BMC Software: Why developers are missing a trick by ignoring workflow automation
In DevOps workflows, automation saves time, conserves resources, reduces errors and ensures consistency. Despite this, developers continue to ignore the existence of world-class workflow automation and job scheduling solutions and instead rely on a variety of simple tools to code jobs as they build apps. Since neither these tools nor the developers adhere to the same standards, the applications passed to Operations often fail to meet production standards. And when something breaks, the problem is often hard to find and fix.
Since such large portions of business application processing is performed by job scheduling functions, automating their creation will not only save time during development, testing, and deployment, but also enable developers to focus more time on building the best business logic.
Consider the makeup of an application. Code, such as Java and Python implements the business logic. The application runs on infrastructure, such as a Linux server, web application server, or network. Databases and SQL statements create tables and rebuild indexes. Finally, many dependent jobs and tasks have to execute, often in a particular order. This job scheduling simply determines when jobs run and what to do if a job fails or can’t start when scheduled. When developers spend such a significant amount of their development time defining this essentially administrative functionality, they are, in a very real sense, wasting their time only to create future headaches for Operations that waste even more time.
“Jobs-as-Code” is a way of standardizing and automating job scheduling by embedding code using a simple notation that makes API calls to a scheduling engine, then managing these calls throughout the continuous delivery pipeline, the same way Java or Python code is managed. As such, Jobs-as-Code is fundamentally no different than other code management practices.
Here is how Jobs-as-Code can fit into a streamlined development process:
Don’t think of jobs as business logic
Job scheduling is mere instrumentation. Scripting it requires a significant effort for the build, test and support processes – and errors and inconsistency can carry over into Operations. Instead, a job scheduler that can manage flow relationships, success/failure analysis, output capture, and other functions will ensure consistency across an application and from application to application, saving time and eliminating challenges for both Development and Operations.
Test early and often
Today, the syntax of source code is checked as it’s created. Apply a similar approach to job definitions. In traditional development environments, new, scripted, and therefore inconsistent scheduling may work fine during testing only to fail in production. By automating scheduling, similar notation and interfaces for all jobs can be used at the earliest stages, which in turn allows for early and accurate testing. This is even more effective when “infrastructure as code” is used to provision a test environment that is as close to the production environment as possible, making it possible to anticipate and eliminate resource contention and inconsistencies with other workloads.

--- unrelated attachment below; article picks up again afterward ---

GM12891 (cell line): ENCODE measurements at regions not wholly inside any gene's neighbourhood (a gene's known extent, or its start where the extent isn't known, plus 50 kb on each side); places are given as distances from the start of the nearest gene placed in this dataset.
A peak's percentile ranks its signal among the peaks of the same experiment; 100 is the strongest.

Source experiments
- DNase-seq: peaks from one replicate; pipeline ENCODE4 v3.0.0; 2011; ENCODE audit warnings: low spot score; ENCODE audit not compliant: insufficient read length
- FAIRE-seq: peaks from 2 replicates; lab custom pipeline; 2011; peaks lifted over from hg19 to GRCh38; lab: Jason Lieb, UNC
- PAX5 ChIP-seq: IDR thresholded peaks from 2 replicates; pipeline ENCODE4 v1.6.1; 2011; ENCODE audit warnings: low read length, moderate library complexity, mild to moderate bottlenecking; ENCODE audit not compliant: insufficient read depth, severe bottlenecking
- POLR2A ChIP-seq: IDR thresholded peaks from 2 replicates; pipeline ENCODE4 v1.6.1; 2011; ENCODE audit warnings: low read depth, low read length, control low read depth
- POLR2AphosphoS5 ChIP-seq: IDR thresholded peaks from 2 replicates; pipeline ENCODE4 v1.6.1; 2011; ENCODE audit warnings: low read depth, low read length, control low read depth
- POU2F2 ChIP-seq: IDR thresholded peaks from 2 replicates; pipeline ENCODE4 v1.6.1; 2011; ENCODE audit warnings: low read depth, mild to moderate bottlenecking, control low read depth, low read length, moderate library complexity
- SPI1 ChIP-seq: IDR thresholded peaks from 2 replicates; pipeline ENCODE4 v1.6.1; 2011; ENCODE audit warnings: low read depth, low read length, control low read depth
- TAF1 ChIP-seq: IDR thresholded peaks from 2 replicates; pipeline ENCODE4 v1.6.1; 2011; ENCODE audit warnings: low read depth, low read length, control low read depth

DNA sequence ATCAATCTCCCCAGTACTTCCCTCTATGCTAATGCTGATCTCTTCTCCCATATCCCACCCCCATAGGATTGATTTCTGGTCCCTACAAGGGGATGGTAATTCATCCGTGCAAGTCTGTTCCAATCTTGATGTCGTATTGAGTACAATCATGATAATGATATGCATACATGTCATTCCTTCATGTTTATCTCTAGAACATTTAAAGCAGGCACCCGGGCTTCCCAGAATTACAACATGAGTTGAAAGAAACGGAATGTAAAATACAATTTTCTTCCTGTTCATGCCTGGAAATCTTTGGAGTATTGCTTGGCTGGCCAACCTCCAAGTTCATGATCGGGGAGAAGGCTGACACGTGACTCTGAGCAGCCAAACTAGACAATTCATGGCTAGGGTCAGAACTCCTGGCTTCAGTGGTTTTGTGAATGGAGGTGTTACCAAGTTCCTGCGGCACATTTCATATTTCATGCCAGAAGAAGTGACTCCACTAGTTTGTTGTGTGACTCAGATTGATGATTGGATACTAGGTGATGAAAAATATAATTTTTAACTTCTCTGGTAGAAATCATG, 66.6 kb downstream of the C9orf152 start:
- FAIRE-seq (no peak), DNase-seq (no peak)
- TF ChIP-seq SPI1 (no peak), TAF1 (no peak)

Use a source code management system
A source code management (SCM) system (such as GIT, Subversion, CVS, TFS, etc.) creates a central repository for storing application components and managing versions. It enables fallback to previous versions, “diff-ing” versions to identify changes, and managing potential drift in deployed systems. It also provides a quick and reliable method for building or rebuilding the application in new environments.
When any component in the SCM is revised, the build tool (such as Jenkins®) rebuilds and tests the application for errors or functionality regression. Typically, when a test fails, the entire development team must work to fix the problem, causing delays. The use of Jobs-as-Code will naturally reduce the number of errors.
Further, more complex applications require more complex development lifecycle, often involving developing, testing, integrating, staging, pre-production testing, user acceptance testing (UAT), and more. By combining Jobs-as-Code with an SMC and early testing, increased complexity does not have to lead to more downstream challenges. Instead, applications arrive in production as consistent and thoroughly tested as possible.
Consider the value equation
For an application to deliver the greatest return on investment, the development process must be as streamlined and efficient as possible, while the application should run in production with the fewest possible issues. Jobs-as-Code should now be seen as a key element in achieving both these goals.
Finally, keep in mind that even the most rigorous development practices will occasionally fail. Jobs-as-Code adds visibility to applications so that when necessary, the operations and support teams can more quickly identify, analyze, and resolve problems to make the application available again.
By Joe Goldberg, Innovation Evangelist at BMC Software